H, where do you locate the efficacy of TRC versus ICC charges (note that DRC VP/warlord Bemba has been summoned to the ICC, although the case against him is tragically very botched)?
    Another crucial case, the NI conflict, was also enormously brutal with civillians nearly always the target (see Susan McKay’s Bear in Mind These Dead) is instructive as McKay frequently references efforts at justice and reconcilliation, with several examples of the perpertrators of justice and their victims encountering each other (of course these encounters have not always yielded psychic resolution) they are important.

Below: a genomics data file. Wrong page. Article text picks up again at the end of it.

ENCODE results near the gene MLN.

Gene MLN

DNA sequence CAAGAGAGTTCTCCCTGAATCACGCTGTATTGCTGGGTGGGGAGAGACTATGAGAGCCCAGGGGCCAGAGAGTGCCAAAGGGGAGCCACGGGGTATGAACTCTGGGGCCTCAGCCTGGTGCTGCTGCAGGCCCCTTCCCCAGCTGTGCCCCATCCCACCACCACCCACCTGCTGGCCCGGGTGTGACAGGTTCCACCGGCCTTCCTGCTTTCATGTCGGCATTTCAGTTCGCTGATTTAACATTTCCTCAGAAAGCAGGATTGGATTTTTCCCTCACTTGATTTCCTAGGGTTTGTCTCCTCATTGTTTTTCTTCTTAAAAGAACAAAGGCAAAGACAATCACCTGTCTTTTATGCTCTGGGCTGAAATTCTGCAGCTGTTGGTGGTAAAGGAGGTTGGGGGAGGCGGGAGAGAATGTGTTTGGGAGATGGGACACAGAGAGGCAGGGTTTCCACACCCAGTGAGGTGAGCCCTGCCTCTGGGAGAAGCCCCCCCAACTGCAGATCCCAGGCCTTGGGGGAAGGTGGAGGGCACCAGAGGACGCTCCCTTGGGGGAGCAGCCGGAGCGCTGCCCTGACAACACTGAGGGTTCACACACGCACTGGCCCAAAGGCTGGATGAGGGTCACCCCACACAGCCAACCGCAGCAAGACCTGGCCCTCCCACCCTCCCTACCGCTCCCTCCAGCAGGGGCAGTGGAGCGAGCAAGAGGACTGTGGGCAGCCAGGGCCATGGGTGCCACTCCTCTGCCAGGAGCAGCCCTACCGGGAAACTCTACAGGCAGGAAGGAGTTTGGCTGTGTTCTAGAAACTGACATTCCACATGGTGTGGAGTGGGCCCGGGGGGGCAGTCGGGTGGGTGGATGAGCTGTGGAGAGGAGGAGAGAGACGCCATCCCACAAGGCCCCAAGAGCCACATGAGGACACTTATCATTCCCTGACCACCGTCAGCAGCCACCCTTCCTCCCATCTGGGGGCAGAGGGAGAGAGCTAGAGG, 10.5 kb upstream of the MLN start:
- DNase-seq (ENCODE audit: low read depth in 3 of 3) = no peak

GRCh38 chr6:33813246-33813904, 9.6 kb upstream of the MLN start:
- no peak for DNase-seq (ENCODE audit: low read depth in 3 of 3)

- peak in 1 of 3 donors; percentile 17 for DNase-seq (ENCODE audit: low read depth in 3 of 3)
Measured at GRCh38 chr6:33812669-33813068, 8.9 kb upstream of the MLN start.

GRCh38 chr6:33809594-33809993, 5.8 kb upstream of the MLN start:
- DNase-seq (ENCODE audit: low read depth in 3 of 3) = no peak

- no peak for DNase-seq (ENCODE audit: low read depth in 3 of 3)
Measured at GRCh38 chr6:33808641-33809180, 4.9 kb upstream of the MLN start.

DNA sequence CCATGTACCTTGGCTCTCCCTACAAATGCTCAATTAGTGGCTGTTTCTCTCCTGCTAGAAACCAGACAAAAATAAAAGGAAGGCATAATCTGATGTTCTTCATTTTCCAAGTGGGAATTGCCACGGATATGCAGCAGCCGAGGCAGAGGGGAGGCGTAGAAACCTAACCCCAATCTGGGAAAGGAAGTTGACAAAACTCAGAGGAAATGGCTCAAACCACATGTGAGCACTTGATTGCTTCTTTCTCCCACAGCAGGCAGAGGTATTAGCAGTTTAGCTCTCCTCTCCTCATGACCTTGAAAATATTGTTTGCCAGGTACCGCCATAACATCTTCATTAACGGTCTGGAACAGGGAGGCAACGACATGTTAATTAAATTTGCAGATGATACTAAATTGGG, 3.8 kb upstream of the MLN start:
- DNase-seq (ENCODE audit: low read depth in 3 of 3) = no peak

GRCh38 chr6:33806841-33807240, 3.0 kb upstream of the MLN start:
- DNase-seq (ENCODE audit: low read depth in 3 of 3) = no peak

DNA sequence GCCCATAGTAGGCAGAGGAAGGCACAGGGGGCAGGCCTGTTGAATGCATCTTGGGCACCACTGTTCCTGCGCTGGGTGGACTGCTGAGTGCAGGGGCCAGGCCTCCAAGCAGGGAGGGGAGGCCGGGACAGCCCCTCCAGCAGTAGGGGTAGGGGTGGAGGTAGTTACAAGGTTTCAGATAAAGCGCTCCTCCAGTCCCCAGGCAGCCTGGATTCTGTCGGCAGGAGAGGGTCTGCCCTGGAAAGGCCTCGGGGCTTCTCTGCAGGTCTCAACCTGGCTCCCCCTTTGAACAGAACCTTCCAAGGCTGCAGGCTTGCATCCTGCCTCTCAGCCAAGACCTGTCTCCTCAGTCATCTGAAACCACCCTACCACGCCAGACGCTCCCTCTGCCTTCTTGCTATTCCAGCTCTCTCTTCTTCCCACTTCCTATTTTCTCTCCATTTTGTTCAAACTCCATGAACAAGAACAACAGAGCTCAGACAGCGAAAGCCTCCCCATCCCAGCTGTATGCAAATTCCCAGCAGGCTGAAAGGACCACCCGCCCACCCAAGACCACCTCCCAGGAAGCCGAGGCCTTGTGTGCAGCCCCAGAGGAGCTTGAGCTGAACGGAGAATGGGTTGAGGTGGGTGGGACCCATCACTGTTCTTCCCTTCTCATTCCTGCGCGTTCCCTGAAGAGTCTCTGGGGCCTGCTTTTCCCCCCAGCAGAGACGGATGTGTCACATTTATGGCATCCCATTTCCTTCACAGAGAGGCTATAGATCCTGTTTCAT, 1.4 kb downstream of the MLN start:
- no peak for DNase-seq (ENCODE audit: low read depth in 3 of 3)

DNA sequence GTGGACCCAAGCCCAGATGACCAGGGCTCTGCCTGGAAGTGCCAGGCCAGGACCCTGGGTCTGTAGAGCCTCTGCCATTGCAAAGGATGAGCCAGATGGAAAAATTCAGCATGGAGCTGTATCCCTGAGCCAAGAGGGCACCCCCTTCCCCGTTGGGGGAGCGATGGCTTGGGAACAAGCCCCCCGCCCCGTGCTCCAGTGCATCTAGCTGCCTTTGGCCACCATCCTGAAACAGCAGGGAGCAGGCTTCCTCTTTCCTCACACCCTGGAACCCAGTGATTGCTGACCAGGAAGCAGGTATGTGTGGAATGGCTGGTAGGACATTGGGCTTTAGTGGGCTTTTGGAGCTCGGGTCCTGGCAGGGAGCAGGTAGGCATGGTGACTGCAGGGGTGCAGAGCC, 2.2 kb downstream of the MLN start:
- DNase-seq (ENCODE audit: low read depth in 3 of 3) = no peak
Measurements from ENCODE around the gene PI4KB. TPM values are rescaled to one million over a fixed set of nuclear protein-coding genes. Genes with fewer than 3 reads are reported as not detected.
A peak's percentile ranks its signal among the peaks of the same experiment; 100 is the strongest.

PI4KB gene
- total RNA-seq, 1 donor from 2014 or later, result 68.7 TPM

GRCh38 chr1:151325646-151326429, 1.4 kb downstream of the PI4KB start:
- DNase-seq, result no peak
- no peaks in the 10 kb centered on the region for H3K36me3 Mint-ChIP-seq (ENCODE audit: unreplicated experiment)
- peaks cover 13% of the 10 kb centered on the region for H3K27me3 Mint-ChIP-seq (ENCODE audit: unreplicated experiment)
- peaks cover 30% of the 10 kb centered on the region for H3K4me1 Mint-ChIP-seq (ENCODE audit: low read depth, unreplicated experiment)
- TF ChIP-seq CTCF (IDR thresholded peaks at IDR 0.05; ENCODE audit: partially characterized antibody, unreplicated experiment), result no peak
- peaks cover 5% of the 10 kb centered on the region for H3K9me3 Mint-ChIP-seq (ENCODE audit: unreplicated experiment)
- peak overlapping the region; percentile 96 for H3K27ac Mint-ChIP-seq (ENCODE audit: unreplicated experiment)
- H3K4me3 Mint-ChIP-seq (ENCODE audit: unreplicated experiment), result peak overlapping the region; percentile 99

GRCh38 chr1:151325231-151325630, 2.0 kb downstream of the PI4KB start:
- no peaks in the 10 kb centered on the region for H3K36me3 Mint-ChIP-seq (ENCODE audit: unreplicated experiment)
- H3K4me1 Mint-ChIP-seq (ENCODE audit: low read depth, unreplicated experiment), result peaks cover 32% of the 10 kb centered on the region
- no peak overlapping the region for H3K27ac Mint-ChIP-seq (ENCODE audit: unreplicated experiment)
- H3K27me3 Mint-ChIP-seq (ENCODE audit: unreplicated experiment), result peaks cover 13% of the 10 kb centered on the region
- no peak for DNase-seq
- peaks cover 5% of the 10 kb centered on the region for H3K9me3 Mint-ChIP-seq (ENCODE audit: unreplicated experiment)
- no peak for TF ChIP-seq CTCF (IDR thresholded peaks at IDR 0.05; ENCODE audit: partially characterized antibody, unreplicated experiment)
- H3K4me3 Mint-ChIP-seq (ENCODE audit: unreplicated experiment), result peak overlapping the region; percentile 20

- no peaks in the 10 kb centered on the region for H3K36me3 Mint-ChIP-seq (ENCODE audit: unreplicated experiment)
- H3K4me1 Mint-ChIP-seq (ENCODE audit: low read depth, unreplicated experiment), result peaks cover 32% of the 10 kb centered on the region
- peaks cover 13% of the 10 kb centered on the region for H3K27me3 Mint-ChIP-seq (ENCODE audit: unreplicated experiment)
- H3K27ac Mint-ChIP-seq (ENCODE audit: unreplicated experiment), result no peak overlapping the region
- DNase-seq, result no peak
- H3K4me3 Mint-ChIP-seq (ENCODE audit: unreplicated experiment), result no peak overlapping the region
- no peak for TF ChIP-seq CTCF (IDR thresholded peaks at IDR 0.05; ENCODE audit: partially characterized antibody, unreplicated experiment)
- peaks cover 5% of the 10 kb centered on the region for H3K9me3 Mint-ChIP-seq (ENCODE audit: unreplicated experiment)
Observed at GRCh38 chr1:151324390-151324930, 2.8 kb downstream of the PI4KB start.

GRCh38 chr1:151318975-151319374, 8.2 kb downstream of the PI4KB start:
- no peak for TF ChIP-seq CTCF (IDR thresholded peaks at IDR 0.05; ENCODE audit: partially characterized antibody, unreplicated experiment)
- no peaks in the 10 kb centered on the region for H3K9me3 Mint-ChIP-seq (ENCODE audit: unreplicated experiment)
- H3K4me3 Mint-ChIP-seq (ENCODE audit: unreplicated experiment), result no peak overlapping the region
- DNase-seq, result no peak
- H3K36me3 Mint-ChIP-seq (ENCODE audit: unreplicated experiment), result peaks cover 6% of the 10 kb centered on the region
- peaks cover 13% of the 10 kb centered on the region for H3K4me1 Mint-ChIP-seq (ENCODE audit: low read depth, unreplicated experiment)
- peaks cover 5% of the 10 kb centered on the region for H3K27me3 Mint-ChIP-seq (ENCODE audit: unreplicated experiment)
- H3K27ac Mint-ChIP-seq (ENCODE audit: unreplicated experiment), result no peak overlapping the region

Where do you situate the ICC as a _deterrent_ mechanism for perpertrators of armed conflict, versus localized instruments of justice, in both eliminating political violence as a neans of addressing grievences among peoples and state entities, as well as in exacting healing, versus TRC’s etc? Does deterrence matter?
    Hard to imagine Joseph Kony living off the people of the Central African Republic, after compelling such putrid human destruction-